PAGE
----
U-M researchers present three papers at ISCA 2021
Fourteen researchers presented work on accelerating genome sequence alignment, fast multi-GPU systems, and more reliable data center caches.
Fourteen researchers from U-M were co-authors of papers presented at the 2021 International Symposium on Computer Architecture, which is among the top-tier conferences in the field. The event is sponsored by the Association for Computing Machinery’s Special Interest Group on Computer Architecture (ACM SIGARCH) and the Institute of Electrical and Electronics Engineers Computer Society. In addition, Prof. Reetuparna Das served as session chair for the conference’s session on reliability and security. Read more about the three papers below:
Accelerated Seeding for Genome Sequence Alignment with Enumerated Radix Trees
Arun Subramaniyan, Jack Wadden, Kush Goliya, Nathan Ozog, Xiao Wu, Satish Narayanasamy, David Blaauw, Reetuparna Das (all of Michigan)
Genomics can transform precision health over the next decade. A genome is essentially a long string of DNA basepairs. During primary analysis, a sequencing instrument splits a DNA strand into billions of short strings called reads. Secondary analysis aligns the reads to a reference genome and determines genetic variants in the analyzed genome compared to the reference. Read alignment is a time-consuming step in this analysis. The most widely used software for read alignment is based on a read alignment paradigm with a major bottleneck called the seeding step, contributing around 40% to the overall execution time of the software when aligning whole human genome reads.
The researchers propose a novel indexing data structure named Enumerated Radix Tree (ERT) and a design for a custom seeding accelerator based on it. ERT improves bandwidth efficiency of the sequencing software by 4.5× while guaranteeing 100% identical output to the original software, and still operating within 64GB of DRAM. Overall, the proposed seeding accelerator improves seeding throughput by 3.3×. When combined with seed-extension accelerators, the researchers demonstrated a 2.1× improvement in overall read alignment throughput. The software implementation of ERT is open source and a part of Broad Institute / Intel’s official BWA-MEM 2 software (https://github.com/bwa-mem2/bwa-mem2/tree/ert). BWA-MEM is the de-facto genomics read alignment tool used by researchers and practitioners worldwide.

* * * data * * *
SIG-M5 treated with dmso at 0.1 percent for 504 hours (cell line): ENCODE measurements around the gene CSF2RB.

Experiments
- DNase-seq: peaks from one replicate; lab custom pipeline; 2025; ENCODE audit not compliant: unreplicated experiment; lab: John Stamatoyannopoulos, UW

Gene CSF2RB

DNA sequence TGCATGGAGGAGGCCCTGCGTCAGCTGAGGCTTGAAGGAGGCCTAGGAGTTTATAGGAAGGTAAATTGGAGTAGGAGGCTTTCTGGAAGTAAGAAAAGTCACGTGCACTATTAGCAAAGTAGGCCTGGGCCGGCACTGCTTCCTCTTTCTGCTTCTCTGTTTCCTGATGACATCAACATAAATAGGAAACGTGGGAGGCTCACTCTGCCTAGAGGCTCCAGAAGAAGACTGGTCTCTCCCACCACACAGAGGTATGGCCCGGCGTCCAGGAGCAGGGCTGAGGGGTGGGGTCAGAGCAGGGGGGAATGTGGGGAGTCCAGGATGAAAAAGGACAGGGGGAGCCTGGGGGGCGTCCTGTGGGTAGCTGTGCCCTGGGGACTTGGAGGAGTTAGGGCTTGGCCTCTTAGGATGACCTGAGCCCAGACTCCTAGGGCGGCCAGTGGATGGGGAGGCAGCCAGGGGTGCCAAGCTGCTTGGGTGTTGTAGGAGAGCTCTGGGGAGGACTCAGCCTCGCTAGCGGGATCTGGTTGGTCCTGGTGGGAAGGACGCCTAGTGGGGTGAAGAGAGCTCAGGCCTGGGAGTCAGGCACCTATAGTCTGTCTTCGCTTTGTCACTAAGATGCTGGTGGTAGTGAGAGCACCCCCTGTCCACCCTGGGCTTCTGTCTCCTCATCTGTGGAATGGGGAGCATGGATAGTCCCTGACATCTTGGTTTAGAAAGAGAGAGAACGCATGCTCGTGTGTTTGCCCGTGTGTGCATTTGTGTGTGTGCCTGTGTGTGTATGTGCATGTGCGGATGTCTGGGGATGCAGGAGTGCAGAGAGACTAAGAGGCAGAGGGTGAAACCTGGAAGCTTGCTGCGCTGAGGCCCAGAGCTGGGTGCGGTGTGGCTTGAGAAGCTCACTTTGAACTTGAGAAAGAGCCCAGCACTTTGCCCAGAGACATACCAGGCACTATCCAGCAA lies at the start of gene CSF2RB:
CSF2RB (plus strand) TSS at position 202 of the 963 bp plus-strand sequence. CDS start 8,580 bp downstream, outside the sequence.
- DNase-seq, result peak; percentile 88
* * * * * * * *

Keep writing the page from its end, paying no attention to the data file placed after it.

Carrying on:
Efficient Multi-GPU Shared Memory via Automatic Optimization of Fine-Grained Transfers
Harini Muthukrishnan (Michigan); David Nellans, Daniel Lustig (NVIDIA); Jeffrey A. Fessler (Michigan), Thomas Wenisch (Michigan)
Despite continuing research into inter-GPU communication mechanisms, extracting performance from multi-GPU systems remains a significant challenge. To remedy several major issues, the researchers propose PROACT, a system which enables remote memory transfers with the programmability and pipelining advantages of peer-to-peer stores, while achieving interconnect efficiency that rivals bulk direct memory access (DMA) transfers. PROACT enables interconnect-friendly data transfers while hiding the transfer latency with pipelining during kernel execution. This paper describes both hardware and software implementations of PROACT and demonstrates the effectiveness of a PROACT software prototype on three generations of GPU hardware and interconnects.
PROACT achieves a mean speedup of 3.0× over single GPU performance for 4-GPU systems, capturing 83% of available performance opportunity. On a 16-GPU NVIDIA DGX-2 system, the team demonstrated an 11.0× average strong-scaling speedup over single-GPU performance, 5.3× better than a bulk DMA-based approach.
Ripple: Profile-Guided Instruction Cache Replacement for Data Center Applications
Tanvir Ahmed Khan (Michigan); Dexin Zhang (USTC); Akshitha Sriraman (Michigan); Joseph Devietti (UPenn); Gilles A. Pokam (Intel); Heiner Litz (UCSC); Baris Kasikci (Michigan)
The deep software stacks in modern data center applications result in enormous instruction footprints, frequently causing instruction cache (I-cache) misses and degrading performance. Although there have been many mechanisms proposed to mitigate these misses, they still fall short of ideal cache behavior, and furthermore, introduce significant hardware overheads. The researchers first examine why these mitigation mechanisms hurt performance for data center applications, and find that widely-studied instruction prefetchers fall short due to wasteful prefetch-induced cache line evictions that are not handled by existing replacement policies. This is a result of existing replacement policies’ lack of knowledge about a data center application’s complex program behavior.
To make existing replacement policies aware of these eviction-inducing program behaviors, the research team proposes Ripple, a novel software technique that profiles programs and uses program context to inform the underlying replacement policy about efficient replacement decisions. They evaluate Ripple with nine popular data center applications and demonstrate that Ripple enables any replacement policy to achieve speedup that is closer to that of an ideal I-cache.